Hot on the heels of Transport for the North’s Strategic Transport plan published in January which announced such marquee long term projects such as Northern Powerhouse Rail including an exciting brand-new line linking Leeds, Bradford and Manchester, Network Rail released their five-year strategy on February 9th.

Focussing on the period from 2019-2024, this heady talk of pioneering new lines in the Pennines made way for more modest, but possibly more vital upgrades to existing routes.

£18.5billion has been budgeted for the operation and maintenance side of Network Rail with the replacement and renewal of ageing infrastructure and signalling systems receiving a similar amount.

New projects are allocated £10.1bn, but it is likely this will be spent on upgrading the existing routes between Manchester and Leeds, rather than creating a new route. Network Rail’s vision for the plan is to create a more reliable, more cost-efficient railway with increased capacity, with an envisaged 350,000 more services per year running on the UK’s tracks.

Technology changes are in the pipeline too with the advent of the digital railway, and a revolution in railway signalling and train control.

Sheffield City Region is set to benefit too with overdue improvements to the Hope Valley line linking Sheffield with Manchester being given the go-ahead by Chris Grayling, Secretary of State for Transport.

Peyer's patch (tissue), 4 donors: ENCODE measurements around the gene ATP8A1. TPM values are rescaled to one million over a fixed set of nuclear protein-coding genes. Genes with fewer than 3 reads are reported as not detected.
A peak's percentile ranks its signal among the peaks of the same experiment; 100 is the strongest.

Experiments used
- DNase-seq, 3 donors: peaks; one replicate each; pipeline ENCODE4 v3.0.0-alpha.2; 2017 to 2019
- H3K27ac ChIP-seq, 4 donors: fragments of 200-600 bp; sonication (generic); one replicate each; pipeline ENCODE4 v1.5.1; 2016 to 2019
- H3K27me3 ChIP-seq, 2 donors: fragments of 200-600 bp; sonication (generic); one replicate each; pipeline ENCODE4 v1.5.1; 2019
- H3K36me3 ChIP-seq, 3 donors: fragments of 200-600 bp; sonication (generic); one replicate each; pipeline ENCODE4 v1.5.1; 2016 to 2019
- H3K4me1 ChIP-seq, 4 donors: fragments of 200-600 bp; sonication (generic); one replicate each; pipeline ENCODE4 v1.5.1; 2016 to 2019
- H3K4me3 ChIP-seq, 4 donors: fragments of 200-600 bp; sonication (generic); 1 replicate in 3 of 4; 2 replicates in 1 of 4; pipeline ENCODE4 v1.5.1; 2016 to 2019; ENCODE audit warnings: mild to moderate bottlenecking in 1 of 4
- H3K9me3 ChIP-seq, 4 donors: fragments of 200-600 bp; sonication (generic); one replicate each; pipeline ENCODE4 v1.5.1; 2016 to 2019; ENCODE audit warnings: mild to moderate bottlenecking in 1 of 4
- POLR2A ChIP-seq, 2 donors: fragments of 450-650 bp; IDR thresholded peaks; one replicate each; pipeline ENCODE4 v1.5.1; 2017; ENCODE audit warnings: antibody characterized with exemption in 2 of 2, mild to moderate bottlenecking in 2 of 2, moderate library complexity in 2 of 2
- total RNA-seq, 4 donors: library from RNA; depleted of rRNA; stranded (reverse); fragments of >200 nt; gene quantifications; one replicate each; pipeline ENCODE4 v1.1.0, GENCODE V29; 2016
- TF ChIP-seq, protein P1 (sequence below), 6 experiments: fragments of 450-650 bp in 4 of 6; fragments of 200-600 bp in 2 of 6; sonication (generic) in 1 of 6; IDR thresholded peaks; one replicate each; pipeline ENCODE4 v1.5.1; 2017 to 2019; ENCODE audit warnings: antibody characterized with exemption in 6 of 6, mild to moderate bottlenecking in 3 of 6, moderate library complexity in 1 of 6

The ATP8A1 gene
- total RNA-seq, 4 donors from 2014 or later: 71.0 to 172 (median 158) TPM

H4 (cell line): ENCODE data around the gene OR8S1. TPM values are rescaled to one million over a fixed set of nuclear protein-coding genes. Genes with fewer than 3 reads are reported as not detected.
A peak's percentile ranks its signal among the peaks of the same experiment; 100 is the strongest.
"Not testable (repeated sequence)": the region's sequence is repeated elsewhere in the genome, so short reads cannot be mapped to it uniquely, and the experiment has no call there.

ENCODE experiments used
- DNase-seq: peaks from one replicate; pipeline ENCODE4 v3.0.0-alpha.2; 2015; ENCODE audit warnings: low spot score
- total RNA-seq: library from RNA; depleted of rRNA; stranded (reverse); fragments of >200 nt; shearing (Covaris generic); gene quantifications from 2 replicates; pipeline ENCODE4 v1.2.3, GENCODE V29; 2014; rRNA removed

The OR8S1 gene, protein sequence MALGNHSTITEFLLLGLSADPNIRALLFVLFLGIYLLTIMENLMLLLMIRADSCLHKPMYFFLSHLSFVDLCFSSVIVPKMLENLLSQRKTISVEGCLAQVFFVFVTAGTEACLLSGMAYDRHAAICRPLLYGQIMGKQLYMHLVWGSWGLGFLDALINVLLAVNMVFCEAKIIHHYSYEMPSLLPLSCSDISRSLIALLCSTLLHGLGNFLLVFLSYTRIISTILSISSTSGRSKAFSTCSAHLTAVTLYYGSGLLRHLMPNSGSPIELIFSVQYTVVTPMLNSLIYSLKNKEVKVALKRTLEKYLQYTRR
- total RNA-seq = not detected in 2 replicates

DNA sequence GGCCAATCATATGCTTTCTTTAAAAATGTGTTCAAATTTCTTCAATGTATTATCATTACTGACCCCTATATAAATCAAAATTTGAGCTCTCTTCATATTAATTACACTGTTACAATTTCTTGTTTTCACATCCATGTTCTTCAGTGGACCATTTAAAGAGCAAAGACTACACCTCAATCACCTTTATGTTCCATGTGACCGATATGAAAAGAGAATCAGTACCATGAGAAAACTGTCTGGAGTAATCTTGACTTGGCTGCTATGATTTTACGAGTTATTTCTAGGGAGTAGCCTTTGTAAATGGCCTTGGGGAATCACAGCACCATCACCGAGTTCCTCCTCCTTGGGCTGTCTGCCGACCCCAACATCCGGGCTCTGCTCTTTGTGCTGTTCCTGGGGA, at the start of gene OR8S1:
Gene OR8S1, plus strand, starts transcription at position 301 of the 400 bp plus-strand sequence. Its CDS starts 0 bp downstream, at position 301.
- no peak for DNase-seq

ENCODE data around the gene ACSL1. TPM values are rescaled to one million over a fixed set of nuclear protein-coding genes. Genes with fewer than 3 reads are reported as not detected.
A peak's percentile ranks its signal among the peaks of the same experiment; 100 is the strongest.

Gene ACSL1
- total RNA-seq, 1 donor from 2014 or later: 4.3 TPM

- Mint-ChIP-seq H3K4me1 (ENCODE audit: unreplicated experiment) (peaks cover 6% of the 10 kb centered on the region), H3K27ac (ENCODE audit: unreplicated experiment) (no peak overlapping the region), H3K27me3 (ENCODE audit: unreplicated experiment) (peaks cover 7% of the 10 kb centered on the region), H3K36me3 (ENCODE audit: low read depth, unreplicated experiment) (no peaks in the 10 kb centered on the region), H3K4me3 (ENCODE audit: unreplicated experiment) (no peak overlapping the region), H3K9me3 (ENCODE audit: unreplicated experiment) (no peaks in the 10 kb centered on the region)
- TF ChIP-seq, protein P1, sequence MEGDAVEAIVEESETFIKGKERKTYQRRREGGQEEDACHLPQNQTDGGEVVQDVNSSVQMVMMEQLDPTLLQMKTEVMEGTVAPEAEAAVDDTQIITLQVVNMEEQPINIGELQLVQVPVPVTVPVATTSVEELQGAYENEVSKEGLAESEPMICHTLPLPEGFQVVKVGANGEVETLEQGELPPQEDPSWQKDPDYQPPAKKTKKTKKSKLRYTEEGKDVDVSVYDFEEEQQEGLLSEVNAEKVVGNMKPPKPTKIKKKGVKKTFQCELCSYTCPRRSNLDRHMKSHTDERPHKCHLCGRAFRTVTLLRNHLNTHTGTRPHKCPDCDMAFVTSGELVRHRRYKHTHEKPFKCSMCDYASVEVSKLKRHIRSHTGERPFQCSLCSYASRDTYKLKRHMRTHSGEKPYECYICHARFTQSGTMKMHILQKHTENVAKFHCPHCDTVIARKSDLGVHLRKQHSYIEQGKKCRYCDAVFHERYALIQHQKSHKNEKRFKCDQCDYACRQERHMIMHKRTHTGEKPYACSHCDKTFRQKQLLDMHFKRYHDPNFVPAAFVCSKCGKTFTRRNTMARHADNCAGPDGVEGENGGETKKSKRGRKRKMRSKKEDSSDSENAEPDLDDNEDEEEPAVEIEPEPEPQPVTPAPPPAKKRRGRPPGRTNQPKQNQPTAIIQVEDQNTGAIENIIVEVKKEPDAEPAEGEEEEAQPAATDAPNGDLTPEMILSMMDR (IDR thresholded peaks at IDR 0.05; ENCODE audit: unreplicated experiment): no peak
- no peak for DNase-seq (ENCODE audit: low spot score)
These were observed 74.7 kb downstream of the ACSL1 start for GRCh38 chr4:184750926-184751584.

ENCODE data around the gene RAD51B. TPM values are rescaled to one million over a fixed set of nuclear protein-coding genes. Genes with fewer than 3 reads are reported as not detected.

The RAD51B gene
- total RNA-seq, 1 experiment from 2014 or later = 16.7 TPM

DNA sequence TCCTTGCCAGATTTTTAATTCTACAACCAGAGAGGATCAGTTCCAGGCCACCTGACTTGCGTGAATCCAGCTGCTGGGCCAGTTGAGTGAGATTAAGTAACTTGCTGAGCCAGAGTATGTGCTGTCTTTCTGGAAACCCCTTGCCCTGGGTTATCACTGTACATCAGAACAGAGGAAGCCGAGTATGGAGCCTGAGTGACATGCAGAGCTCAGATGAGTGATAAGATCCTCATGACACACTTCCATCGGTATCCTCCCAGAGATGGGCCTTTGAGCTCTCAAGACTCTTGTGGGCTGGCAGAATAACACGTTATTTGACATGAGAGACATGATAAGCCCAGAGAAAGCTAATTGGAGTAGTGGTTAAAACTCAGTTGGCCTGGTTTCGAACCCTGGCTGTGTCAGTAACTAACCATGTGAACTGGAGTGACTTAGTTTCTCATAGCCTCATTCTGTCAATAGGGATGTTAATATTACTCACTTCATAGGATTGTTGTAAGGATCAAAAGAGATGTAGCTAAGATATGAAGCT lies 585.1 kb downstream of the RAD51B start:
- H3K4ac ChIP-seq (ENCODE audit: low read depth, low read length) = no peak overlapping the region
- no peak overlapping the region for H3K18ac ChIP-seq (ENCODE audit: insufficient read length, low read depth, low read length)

Paul Wormald, Partner at Hawsons Chartered Accountants commented: “The release of Network Rail’s strategy could be seen as putting cold water on the ambitious long-term projects outlined by Transport for the North, but both visions are valid and necessary. The need for faster links and better connectivity between all parts of Yorkshire and Lancashire are necessary for future economic growth and prosperity along each of the Trans-Pennine corridors. Whilst Transport for the North’s vision sets out the long-term goals, Network Rail’s five-year strategy sets out how some of those goals can be achieved in the foreseeable future.

After much necessary investment in rail infrastructure in the North-West, it is also nice to see this drifting eastward into the Yorkshire and Humber region. For those businesses involved in the supply chain for this sector, these plans help them formulate their own strategies in terms of recruitment, tendering, resource planning, cash flow forecasting, and capital expenditure plans. The move away from conventional train control to the digital railway should also create opportunities for innovations in the sector which may enable business to benefit from Research & Development tax credits.”

Paul Wormald

Paul Wormald

Partner, Doncaster

01302 367 262

[email protected]

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